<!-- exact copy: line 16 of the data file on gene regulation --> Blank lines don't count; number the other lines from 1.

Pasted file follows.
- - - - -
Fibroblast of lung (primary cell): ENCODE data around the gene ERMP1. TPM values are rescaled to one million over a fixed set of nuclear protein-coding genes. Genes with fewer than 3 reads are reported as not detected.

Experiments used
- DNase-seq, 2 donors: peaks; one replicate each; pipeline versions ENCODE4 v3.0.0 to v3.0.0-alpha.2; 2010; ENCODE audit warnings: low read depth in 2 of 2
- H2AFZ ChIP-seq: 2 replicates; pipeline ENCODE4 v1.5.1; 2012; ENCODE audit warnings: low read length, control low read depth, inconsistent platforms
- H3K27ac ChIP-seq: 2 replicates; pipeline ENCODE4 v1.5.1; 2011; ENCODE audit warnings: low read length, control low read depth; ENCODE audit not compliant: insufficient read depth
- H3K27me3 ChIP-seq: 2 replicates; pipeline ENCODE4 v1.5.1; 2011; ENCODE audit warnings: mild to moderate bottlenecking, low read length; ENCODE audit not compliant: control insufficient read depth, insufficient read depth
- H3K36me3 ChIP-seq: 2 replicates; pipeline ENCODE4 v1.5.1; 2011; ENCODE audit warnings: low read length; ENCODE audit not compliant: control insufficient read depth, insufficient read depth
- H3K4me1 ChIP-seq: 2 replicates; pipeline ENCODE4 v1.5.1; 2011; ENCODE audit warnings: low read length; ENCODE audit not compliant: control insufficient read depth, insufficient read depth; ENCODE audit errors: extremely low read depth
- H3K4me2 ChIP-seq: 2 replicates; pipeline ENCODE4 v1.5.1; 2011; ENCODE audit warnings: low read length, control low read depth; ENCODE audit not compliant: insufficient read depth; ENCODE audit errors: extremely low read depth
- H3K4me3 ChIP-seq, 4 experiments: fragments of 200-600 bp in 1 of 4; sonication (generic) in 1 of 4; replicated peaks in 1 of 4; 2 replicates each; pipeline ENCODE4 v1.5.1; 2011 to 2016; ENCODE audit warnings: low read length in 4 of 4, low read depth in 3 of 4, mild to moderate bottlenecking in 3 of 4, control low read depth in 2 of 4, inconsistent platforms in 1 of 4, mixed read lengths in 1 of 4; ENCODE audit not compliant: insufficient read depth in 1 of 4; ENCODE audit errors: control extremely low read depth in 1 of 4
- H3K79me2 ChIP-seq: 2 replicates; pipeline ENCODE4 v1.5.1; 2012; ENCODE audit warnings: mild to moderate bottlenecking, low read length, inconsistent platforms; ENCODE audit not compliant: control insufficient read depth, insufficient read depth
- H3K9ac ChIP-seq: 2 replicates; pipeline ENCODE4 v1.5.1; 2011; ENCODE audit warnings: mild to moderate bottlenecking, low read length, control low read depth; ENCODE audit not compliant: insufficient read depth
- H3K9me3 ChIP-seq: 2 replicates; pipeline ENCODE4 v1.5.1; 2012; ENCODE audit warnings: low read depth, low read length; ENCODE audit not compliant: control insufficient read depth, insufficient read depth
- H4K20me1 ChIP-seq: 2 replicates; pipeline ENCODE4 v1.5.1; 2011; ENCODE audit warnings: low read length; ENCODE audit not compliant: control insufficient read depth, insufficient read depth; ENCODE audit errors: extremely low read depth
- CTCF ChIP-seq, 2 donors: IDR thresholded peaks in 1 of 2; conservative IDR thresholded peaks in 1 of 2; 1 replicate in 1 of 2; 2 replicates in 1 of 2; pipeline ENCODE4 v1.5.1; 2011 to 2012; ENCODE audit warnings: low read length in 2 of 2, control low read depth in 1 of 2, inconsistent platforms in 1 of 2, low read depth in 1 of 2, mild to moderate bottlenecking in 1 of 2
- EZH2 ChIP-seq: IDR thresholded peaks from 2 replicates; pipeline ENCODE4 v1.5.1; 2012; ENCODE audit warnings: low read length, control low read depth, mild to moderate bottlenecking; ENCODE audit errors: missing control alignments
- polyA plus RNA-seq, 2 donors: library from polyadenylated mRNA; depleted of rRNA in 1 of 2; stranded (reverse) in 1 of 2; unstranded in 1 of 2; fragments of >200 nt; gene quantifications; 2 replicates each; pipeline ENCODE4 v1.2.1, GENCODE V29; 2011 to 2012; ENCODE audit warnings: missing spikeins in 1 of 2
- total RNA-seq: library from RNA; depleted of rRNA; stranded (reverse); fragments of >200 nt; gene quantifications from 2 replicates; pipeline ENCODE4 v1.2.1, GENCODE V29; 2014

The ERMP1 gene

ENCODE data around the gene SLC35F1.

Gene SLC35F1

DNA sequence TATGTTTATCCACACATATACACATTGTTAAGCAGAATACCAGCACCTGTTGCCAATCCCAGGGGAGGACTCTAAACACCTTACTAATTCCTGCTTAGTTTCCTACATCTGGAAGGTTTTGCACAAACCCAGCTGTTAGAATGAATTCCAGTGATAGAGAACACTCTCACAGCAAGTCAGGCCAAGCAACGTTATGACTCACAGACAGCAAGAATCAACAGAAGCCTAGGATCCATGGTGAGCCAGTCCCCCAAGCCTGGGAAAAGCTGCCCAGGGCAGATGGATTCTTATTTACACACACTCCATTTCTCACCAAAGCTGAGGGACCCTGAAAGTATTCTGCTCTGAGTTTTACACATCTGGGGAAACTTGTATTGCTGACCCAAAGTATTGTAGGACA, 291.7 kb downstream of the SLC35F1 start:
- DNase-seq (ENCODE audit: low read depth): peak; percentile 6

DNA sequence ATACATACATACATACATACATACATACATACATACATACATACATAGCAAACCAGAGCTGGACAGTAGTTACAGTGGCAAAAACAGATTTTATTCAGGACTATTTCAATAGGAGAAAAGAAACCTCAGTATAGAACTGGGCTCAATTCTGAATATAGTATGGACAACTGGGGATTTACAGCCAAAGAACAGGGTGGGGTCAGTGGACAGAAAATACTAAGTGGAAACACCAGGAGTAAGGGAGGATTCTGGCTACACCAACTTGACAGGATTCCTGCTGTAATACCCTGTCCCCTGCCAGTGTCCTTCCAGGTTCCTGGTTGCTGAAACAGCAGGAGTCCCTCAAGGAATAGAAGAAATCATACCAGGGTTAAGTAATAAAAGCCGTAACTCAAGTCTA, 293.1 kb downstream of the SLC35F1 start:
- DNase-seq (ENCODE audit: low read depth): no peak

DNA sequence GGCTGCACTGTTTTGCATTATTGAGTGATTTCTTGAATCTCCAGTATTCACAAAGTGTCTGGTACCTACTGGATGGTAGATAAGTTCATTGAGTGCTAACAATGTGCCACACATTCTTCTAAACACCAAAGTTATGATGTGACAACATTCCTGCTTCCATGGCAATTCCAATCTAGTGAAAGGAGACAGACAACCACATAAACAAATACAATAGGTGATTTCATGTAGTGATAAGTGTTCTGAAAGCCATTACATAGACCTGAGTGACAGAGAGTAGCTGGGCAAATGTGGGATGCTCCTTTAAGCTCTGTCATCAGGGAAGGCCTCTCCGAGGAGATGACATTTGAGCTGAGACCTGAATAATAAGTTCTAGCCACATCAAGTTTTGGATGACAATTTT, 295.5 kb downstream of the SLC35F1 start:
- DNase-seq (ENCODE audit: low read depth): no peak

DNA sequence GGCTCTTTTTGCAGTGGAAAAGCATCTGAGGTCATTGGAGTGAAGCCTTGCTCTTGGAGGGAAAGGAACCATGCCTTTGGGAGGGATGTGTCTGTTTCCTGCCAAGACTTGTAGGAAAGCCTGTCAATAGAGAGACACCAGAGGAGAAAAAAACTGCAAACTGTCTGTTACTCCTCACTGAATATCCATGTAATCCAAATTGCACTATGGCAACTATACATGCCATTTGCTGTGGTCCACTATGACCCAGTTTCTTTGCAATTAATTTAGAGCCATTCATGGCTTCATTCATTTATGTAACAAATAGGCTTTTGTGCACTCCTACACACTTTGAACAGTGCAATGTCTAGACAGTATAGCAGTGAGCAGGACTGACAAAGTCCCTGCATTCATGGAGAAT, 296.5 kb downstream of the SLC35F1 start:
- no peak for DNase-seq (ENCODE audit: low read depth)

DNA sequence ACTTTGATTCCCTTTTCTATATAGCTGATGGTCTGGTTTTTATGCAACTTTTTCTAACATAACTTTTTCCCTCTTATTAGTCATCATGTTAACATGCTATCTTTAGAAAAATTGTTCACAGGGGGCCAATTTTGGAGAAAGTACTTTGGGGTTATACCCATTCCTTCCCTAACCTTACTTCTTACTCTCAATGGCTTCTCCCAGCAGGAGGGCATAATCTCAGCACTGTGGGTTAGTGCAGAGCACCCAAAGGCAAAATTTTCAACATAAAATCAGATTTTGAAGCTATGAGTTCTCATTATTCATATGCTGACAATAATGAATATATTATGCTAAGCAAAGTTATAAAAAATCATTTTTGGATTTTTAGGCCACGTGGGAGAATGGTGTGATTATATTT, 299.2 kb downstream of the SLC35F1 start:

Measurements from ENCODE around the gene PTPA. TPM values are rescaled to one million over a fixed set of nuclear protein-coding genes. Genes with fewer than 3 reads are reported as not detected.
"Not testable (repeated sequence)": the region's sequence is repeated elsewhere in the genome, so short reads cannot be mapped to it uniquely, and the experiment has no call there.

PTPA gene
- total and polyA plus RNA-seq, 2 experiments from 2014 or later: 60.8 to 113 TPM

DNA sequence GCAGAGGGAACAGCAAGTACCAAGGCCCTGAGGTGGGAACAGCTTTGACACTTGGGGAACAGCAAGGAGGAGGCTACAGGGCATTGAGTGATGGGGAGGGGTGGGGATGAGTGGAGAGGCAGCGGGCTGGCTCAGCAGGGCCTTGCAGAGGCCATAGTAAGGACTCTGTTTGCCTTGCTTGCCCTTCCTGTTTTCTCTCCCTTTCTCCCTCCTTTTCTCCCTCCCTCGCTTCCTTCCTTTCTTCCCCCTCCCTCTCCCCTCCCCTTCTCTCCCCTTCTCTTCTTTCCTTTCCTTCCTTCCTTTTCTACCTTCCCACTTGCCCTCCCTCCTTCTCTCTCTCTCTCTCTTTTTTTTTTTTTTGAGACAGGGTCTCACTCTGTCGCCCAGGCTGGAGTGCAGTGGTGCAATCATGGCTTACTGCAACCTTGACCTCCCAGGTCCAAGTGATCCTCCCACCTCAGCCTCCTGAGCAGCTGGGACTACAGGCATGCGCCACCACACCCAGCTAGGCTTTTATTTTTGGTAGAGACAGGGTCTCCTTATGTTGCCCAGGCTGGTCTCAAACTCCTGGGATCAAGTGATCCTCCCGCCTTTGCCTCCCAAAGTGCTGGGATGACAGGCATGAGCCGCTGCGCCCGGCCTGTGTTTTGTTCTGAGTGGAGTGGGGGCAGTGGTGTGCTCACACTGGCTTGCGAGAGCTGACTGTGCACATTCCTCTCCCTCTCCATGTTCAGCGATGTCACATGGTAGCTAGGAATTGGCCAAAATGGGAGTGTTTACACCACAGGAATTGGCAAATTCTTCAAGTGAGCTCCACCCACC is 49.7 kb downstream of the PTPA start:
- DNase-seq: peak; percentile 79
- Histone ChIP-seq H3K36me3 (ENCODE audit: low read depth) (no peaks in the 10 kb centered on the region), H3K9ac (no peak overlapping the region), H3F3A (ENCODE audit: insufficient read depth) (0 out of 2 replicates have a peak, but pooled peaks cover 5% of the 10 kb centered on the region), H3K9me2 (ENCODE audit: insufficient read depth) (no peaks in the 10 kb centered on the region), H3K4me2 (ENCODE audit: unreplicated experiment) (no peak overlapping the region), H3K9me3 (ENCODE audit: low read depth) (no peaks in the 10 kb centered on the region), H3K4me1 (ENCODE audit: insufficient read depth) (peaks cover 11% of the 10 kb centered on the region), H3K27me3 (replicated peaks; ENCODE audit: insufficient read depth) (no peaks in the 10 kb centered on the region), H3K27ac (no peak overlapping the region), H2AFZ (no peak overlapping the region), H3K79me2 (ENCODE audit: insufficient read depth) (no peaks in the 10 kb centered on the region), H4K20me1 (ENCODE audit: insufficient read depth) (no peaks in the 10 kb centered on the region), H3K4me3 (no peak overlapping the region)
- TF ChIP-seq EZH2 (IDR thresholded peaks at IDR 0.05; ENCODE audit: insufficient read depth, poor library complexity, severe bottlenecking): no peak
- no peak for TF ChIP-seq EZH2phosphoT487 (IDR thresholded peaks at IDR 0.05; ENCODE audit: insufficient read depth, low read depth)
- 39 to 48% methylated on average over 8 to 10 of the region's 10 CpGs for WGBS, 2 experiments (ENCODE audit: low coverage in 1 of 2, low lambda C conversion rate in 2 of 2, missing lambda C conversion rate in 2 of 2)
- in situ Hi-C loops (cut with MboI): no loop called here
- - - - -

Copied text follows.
- EZH2 ChIP-seq: IDR thresholded peaks from 2 replicates; pipeline ENCODE4 v1.5.1; 2012; ENCODE audit warnings: low read length, control low read depth, mild to moderate bottlenecking; ENCODE audit errors: missing control alignments